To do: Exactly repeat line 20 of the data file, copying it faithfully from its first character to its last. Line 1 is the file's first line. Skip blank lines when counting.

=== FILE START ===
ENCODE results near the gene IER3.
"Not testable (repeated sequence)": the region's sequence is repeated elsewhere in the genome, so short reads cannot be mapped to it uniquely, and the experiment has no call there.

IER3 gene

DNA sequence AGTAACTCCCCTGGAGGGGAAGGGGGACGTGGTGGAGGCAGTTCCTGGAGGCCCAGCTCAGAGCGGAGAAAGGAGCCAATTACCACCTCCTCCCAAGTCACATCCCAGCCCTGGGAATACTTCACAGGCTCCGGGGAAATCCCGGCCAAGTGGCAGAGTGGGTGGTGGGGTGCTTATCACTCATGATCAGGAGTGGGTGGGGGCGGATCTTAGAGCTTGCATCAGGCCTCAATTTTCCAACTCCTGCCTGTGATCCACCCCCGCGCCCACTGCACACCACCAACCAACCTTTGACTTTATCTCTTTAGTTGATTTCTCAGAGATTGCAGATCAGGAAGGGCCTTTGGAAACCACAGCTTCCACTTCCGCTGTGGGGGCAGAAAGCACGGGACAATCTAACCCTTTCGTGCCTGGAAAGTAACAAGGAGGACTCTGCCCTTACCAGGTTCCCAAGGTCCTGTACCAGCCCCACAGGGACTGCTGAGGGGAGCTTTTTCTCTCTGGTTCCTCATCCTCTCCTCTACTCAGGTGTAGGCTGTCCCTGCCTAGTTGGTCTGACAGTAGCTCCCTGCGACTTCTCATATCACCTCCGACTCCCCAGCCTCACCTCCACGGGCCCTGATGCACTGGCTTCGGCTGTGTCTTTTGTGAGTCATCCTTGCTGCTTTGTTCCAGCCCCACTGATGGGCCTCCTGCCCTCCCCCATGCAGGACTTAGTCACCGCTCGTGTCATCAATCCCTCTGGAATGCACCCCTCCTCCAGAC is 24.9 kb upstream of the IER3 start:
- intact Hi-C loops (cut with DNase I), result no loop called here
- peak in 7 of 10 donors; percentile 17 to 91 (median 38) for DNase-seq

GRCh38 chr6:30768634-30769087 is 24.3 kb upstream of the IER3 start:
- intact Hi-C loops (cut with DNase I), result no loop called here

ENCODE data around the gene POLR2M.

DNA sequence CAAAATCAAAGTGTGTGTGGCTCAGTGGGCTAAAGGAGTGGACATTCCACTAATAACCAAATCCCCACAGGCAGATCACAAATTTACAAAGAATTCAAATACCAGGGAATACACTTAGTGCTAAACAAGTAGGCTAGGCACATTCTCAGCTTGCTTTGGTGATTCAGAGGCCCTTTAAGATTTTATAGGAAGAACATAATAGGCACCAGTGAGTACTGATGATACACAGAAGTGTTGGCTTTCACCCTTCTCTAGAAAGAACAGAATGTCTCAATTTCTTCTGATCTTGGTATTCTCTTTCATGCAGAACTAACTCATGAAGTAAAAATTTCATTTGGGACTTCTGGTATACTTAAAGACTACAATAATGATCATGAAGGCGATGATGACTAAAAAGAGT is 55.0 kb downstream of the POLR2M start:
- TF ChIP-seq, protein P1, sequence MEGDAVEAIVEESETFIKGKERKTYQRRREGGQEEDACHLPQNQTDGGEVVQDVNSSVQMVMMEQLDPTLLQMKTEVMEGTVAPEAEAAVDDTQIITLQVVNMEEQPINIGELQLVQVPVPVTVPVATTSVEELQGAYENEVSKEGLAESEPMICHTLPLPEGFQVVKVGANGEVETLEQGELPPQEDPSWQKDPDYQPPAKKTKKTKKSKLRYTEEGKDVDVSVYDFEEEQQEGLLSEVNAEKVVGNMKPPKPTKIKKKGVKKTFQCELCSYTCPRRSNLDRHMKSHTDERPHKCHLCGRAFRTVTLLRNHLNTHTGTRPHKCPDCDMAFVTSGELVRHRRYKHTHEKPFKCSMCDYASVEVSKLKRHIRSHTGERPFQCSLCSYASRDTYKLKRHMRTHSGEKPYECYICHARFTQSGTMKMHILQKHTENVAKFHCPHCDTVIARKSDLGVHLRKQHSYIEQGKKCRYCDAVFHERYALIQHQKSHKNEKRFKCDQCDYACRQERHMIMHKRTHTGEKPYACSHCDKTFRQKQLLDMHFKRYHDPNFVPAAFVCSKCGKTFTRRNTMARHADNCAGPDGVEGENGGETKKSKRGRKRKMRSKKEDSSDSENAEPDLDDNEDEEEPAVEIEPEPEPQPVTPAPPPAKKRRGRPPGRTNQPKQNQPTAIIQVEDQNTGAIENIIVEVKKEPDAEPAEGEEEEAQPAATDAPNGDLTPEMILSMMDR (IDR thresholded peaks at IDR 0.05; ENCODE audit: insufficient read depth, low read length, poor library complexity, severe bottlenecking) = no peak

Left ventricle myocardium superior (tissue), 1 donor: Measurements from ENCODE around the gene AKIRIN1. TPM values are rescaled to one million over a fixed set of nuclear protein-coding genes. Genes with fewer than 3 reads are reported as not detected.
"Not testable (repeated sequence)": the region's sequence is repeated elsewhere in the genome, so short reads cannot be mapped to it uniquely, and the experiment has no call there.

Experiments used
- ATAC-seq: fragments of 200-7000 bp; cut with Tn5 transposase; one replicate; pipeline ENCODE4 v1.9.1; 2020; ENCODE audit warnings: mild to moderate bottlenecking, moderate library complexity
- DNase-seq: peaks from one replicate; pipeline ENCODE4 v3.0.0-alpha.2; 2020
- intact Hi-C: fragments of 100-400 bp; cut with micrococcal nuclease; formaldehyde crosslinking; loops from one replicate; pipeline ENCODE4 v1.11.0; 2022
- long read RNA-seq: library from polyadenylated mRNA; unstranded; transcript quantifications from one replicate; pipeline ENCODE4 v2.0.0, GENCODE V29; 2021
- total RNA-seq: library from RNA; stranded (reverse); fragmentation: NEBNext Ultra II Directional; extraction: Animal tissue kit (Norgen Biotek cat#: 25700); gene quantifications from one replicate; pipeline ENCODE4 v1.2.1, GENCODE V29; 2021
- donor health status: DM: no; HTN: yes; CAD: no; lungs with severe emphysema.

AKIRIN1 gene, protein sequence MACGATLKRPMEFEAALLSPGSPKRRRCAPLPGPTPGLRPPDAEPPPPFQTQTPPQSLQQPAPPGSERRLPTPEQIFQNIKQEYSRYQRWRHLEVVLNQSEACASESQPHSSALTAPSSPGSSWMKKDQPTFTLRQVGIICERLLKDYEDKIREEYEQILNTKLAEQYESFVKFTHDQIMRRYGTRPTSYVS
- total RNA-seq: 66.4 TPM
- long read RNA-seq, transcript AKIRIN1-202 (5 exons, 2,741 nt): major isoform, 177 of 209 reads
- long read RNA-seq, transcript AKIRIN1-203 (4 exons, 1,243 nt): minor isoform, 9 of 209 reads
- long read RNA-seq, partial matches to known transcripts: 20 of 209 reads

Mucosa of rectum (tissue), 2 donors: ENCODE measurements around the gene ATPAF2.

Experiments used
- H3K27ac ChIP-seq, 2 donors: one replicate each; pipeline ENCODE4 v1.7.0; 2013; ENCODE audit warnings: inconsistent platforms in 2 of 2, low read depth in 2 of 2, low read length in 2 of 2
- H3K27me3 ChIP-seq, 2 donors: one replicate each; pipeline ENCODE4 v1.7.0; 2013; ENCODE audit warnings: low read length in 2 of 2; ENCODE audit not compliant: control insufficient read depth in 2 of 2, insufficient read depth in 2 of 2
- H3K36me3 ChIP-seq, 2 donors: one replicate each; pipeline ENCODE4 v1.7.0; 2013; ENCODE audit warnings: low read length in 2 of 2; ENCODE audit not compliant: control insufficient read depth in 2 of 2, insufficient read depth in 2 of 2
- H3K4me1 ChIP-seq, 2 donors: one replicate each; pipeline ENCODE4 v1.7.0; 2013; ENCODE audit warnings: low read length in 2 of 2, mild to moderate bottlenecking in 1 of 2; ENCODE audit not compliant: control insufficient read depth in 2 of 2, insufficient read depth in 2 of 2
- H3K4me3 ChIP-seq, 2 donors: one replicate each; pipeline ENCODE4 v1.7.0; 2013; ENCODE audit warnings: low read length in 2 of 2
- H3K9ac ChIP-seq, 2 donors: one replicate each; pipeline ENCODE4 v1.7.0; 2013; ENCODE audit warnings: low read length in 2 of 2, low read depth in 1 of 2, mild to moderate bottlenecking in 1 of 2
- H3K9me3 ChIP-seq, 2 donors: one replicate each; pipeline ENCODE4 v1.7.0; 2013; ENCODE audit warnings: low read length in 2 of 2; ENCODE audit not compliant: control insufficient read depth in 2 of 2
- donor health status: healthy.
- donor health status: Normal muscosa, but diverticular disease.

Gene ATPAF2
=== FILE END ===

- donor health status: DM: no; HTN: yes; CAD: no; lungs with severe emphysema.